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Updated: January 14, 2014 13:57 IST

Cockfights begin ahead of Sankranti in West Godavari

Special Correspondent
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Roosters locked in a fight at Bhimavaram in West Godavari district on Monday. Photo: A. V. G Prasad
The Hindu
Roosters locked in a fight at Bhimavaram in West Godavari district on Monday. Photo: A. V. G Prasad

The police initially made attempts to uphold the rule of law, but seemed to have finally given in to the powerful lobbies

Cockfights began with a war cry much ahead of the Sankranti festival in most parts of West Godavari district on Monday. The police, who initially made attempts to uphold the rule of law which prohibits the blood sport, seemed to have finally given in to the all-powerful lobbies thriving on it. The Andhra Pradesh Lok Ayukta directed the Police Superintendent of West Godavari district to submit a report on the measures being initiated to prevent cockfights while responding to a petition. Although the directive evoked a knee-jerk reaction from the police leading to seizure of roosters and money meant for betting here and there, it failed to have a lasting impact.

According to reports, the sport got off to a colourful start at all the main centres such as I. Bhimavaram Yandagandi, Vempa, Juvvalapalem, Prakriti Asram, Bhimavaram and Tanuku in the delta region by Monday noon. It also began in a similar fashion in the upland region also. Efforts are under way to organise the game even during the night under floodlights. Mobiles are working overtime sending text messages on the places where the fights are organised and their timing to the sport lovers.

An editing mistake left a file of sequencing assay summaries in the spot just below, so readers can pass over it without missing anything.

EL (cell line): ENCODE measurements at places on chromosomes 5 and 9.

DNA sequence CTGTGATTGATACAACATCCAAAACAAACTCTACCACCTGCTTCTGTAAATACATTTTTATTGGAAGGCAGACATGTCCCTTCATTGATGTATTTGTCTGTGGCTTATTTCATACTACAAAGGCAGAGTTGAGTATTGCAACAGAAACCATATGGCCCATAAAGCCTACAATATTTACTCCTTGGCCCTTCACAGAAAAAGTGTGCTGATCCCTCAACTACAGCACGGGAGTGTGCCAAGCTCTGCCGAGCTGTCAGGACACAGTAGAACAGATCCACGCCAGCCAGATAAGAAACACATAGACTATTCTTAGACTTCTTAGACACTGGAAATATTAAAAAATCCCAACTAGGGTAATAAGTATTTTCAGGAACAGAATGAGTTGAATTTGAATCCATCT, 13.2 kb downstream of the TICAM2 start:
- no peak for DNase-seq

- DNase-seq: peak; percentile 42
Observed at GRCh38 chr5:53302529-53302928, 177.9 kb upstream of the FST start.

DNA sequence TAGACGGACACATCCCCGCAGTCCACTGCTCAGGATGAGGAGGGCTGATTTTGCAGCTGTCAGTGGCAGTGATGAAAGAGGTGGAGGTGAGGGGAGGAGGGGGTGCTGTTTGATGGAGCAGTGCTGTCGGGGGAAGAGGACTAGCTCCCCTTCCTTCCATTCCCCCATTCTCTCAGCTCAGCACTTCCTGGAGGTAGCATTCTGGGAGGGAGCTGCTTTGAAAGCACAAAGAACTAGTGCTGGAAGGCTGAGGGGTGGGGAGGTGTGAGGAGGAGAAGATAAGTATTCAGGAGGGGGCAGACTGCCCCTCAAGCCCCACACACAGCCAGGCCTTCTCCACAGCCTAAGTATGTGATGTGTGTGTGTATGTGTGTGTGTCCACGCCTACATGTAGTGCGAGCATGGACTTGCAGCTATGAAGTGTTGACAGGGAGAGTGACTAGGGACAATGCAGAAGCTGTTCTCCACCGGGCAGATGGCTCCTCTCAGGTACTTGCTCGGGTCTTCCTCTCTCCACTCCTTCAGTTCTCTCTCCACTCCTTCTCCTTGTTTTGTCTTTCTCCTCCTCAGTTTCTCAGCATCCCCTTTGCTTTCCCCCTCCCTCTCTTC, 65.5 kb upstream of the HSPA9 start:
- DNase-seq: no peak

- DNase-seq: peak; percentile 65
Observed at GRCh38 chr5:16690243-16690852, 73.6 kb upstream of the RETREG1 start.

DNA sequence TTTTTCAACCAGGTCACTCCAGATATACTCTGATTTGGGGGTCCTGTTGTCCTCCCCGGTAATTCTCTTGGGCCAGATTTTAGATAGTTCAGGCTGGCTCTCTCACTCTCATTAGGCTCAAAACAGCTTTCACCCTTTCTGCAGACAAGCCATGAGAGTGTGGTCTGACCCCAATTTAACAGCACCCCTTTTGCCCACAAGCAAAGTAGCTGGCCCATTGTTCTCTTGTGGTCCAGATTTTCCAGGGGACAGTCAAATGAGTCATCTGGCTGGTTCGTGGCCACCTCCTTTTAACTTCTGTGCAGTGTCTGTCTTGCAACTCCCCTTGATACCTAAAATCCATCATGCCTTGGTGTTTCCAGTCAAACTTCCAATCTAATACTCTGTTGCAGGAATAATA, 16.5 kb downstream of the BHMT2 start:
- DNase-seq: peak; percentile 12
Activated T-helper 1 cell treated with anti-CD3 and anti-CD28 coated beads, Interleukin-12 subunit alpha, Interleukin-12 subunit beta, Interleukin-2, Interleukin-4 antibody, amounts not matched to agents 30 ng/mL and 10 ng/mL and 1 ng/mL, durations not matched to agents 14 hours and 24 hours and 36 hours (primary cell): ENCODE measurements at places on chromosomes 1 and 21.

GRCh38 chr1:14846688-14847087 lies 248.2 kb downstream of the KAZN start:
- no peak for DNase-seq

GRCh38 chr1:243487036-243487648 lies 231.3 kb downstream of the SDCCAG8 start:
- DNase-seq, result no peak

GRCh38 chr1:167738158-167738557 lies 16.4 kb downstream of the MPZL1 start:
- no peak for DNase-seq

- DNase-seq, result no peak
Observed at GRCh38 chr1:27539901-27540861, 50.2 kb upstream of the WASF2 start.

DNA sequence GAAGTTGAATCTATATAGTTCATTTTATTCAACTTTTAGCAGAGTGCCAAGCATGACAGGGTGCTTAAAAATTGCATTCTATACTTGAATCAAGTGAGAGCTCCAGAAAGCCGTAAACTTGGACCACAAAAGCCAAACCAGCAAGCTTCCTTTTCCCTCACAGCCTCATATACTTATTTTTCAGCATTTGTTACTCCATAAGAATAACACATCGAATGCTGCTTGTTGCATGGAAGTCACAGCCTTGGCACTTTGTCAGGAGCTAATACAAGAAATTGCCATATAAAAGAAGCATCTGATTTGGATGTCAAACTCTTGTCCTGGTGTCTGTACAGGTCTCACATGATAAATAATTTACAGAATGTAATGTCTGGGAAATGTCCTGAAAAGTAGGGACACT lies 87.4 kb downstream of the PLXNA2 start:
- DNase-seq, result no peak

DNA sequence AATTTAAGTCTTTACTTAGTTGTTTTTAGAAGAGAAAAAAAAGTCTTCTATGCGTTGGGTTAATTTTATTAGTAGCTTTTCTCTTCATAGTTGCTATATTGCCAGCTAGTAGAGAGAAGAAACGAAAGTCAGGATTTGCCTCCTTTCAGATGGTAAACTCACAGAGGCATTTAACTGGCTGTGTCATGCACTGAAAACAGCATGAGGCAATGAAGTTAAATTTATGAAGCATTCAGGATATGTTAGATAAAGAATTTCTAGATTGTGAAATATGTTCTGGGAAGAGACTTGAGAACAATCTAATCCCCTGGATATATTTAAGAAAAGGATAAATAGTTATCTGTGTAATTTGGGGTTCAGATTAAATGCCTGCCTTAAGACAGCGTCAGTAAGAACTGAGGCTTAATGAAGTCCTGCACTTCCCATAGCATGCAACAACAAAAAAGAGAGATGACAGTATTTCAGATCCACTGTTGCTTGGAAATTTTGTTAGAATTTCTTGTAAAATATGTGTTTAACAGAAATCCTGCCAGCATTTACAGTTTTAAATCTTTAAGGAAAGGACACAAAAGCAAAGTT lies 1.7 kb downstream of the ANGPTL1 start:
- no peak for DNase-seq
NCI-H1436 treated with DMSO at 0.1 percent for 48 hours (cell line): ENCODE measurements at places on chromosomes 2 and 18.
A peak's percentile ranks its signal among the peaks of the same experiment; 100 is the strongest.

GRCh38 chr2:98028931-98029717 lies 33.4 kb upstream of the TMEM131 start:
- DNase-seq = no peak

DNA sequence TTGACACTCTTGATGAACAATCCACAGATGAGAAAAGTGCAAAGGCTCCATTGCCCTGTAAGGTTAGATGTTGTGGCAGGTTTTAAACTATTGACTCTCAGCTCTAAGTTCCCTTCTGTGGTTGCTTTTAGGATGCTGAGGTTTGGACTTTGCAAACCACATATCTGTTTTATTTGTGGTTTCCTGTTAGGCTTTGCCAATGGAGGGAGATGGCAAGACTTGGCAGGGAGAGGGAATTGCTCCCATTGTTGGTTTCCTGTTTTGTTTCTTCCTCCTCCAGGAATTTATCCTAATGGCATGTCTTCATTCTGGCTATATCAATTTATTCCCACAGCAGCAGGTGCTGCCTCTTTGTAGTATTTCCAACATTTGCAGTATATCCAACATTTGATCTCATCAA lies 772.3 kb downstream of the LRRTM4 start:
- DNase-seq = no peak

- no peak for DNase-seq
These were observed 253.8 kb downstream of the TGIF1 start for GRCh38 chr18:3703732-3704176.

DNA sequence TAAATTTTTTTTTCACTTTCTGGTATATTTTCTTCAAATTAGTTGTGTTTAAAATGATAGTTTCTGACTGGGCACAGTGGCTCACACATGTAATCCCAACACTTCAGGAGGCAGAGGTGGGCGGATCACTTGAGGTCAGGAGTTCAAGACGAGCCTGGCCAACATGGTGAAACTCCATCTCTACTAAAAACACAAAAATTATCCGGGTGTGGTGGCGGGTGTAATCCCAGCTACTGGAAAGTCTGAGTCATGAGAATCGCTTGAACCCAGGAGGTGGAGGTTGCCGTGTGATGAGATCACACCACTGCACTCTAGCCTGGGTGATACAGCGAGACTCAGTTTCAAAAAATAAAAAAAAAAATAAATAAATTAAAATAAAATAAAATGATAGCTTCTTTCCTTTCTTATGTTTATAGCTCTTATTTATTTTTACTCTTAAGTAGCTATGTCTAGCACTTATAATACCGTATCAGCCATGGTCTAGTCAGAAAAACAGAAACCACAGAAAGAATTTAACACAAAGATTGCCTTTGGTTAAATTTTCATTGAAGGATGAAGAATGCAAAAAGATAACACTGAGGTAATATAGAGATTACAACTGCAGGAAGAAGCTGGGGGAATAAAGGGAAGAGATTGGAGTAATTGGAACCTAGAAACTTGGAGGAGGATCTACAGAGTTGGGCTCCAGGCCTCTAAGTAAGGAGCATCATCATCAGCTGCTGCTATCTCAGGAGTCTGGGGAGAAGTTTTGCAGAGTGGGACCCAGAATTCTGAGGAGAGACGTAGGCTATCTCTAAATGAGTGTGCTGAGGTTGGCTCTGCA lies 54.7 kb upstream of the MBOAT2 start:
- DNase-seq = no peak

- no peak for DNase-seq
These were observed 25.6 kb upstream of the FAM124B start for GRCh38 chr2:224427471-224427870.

High stakes

The game, which is the main highlight of the three-day Sankranti festival, means killing of roosters on a large scale, betting with high stakes and the roaring liquor sales in the twin Godavari districts, apart from the mere festival-eve revelry and recreation. The sport draws people from far-off places like Hyderabad, Kadapa and even from the neighbouring States like Karnataka and Maharashtra. People who settled outside their native villages chose to return home without fail during the festival days to take part in the bloody sport and try their luck in the betting.

The battle grounds with huge pandals around got ready well in advance. A ring is made at the centre of the grounds, enabling the cocks, armed with sharp-edged blades, to go all out to finish off each other. A gallery is fabricated around the ring from where the people can watch the game with a nail-baiting suspense and indulge in betting on the `prospective’ roosters. Fights are organised even in the small cockpits outside the main grounds. Certain species like Arthavaram Parla, Nemali, Kaki and Dega are popular for their `ferocity’ and `fighting spirit’. They receive royal treatment from the trainers till the D-Day. They feed on expensive diets such as cashew, almond, meat and are given a regular bath in ponds and canals and muscle-flexing six months before the festival. The organisers preferred to conduct cockfights in isolated places like coconut gardens and farm fields. They collect large amounts as fee from players for each round of the fight, and from liquor and food stalls and the organisers of gambling.


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I was shocked to know that in spite of spiraling prices of essential goods that agonizing, it is due to passion people ready to invest crores of rupees in cock fights though the police had banned them. Conversely it affects common man’s budget. The way that the cock fighting with knives suffering harsh injuries and one has to die is no doubt a brutal game. Is it gentle way to enjoy the fun? Given that cockfights are illegal under the Prevention of Cruelty to Animals Act people concern would conduct swift raids barring influence, sentiment and other social tasks to prevent brutal game.

Posted on: Jan 15, 2014 at 17:10 IST
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